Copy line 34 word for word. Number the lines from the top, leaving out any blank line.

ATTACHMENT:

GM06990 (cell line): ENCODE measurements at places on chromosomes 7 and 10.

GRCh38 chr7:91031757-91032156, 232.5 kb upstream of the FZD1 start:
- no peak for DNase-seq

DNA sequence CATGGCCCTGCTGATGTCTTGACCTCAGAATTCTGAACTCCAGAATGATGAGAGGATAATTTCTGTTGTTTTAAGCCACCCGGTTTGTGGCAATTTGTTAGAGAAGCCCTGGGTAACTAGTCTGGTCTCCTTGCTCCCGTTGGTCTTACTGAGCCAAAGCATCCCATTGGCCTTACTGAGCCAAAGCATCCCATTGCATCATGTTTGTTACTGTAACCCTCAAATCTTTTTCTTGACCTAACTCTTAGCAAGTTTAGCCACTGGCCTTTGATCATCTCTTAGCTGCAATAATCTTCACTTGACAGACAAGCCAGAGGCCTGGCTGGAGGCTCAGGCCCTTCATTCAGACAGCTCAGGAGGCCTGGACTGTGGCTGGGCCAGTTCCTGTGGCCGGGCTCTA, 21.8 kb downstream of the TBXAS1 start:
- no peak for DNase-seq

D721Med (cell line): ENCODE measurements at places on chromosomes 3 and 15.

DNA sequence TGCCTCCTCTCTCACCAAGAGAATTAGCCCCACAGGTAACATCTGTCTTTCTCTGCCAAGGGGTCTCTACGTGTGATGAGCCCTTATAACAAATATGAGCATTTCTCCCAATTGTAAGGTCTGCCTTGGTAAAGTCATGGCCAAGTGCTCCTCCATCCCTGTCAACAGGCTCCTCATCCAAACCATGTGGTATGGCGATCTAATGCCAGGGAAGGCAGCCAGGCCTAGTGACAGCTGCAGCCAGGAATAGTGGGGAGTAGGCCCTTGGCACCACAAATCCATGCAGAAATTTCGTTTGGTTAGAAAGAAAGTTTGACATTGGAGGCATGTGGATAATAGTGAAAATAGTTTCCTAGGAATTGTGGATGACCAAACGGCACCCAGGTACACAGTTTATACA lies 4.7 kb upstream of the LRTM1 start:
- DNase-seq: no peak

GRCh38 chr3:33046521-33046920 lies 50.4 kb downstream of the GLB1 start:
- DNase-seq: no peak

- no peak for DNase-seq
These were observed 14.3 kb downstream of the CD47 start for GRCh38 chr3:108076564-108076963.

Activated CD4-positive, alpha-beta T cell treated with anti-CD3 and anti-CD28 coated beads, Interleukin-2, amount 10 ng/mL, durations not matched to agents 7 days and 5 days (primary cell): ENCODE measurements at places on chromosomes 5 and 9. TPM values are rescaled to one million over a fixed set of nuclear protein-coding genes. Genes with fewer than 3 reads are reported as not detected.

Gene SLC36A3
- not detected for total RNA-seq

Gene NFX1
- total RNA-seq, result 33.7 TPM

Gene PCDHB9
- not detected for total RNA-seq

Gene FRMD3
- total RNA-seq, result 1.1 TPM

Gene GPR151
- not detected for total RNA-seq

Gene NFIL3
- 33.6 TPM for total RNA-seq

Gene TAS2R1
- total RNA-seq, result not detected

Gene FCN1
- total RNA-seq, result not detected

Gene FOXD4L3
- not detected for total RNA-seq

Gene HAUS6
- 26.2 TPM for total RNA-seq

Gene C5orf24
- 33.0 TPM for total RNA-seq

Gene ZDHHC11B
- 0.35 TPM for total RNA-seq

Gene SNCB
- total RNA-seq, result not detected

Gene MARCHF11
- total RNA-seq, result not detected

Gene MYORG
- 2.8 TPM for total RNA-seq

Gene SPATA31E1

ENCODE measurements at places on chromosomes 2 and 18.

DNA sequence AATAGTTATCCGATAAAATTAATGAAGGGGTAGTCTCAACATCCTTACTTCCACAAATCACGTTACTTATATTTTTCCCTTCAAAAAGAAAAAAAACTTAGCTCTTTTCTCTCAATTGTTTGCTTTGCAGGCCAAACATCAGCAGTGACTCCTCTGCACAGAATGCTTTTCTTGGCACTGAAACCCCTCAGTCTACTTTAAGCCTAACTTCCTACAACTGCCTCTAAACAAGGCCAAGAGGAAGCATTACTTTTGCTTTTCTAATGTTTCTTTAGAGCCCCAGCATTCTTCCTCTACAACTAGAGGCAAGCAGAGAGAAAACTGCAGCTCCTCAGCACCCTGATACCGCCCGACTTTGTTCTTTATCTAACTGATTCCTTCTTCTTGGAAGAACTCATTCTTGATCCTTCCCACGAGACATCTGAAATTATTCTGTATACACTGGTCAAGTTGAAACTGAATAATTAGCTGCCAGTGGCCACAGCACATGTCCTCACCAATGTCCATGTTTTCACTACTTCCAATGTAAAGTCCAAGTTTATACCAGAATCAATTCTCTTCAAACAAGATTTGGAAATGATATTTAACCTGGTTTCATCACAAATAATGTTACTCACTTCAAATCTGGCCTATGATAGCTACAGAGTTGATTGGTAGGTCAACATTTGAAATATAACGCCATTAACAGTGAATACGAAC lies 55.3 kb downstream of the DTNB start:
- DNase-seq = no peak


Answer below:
Gene C5orf24